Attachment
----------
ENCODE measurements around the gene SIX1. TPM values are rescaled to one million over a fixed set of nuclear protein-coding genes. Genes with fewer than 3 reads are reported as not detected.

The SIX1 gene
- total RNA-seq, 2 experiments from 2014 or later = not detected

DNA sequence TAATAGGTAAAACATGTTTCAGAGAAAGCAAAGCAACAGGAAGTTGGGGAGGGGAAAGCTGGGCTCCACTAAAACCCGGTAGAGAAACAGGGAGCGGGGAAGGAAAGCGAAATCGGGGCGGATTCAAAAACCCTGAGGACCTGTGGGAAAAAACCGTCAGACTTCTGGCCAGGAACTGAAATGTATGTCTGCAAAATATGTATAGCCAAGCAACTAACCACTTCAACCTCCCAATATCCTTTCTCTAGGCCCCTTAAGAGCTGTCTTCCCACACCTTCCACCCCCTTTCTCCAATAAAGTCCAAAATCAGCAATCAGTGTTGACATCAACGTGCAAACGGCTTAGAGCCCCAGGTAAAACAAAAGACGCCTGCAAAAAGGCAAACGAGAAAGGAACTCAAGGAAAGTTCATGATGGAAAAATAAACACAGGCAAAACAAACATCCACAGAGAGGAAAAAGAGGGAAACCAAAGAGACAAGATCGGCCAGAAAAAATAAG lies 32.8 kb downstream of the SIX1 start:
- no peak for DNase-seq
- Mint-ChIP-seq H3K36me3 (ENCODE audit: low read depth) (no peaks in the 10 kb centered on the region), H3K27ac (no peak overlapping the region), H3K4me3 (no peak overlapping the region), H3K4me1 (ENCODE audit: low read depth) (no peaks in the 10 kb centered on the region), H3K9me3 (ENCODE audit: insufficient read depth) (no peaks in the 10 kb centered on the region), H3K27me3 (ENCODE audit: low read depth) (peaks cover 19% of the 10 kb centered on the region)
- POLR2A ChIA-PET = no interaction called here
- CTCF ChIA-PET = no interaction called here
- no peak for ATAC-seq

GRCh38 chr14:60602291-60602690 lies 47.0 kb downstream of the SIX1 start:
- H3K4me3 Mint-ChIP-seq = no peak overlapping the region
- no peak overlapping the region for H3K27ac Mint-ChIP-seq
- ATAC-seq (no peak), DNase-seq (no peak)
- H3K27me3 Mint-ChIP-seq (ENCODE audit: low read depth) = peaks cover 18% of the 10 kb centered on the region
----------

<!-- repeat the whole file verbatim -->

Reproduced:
ENCODE measurements around the gene SIX1. TPM values are rescaled to one million over a fixed set of nuclear protein-coding genes. Genes with fewer than 3 reads are reported as not detected.

The SIX1 gene
- total RNA-seq, 2 experiments from 2014 or later = not detected

DNA sequence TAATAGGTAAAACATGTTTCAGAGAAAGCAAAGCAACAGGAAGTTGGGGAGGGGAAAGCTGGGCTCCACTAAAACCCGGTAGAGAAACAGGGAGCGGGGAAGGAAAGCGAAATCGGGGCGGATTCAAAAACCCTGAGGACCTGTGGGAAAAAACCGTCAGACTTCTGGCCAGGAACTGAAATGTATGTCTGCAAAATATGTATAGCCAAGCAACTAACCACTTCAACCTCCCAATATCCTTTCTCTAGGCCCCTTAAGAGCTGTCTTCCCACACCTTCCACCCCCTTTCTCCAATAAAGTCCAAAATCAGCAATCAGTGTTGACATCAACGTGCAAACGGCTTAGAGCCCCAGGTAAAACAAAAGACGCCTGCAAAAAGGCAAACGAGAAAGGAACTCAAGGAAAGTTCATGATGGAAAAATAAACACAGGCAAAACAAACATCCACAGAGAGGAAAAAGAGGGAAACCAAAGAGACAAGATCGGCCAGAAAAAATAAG lies 32.8 kb downstream of the SIX1 start:
- no peak for DNase-seq
- Mint-ChIP-seq H3K36me3 (ENCODE audit: low read depth) (no peaks in the 10 kb centered on the region), H3K27ac (no peak overlapping the region), H3K4me3 (no peak overlapping the region), H3K4me1 (ENCODE audit: low read depth) (no peaks in the 10 kb centered on the region), H3K9me3 (ENCODE audit: insufficient read depth) (no peaks in the 10 kb centered on the region), H3K27me3 (ENCODE audit: low read depth) (peaks cover 19% of the 10 kb centered on the region)
- POLR2A ChIA-PET = no interaction called here
- CTCF ChIA-PET = no interaction called here
- no peak for ATAC-seq

GRCh38 chr14:60602291-60602690 lies 47.0 kb downstream of the SIX1 start:
- H3K4me3 Mint-ChIP-seq = no peak overlapping the region
- no peak overlapping the region for H3K27ac Mint-ChIP-seq
- ATAC-seq (no peak), DNase-seq (no peak)
- H3K27me3 Mint-ChIP-seq (ENCODE audit: low read depth) = peaks cover 18% of the 10 kb centered on the region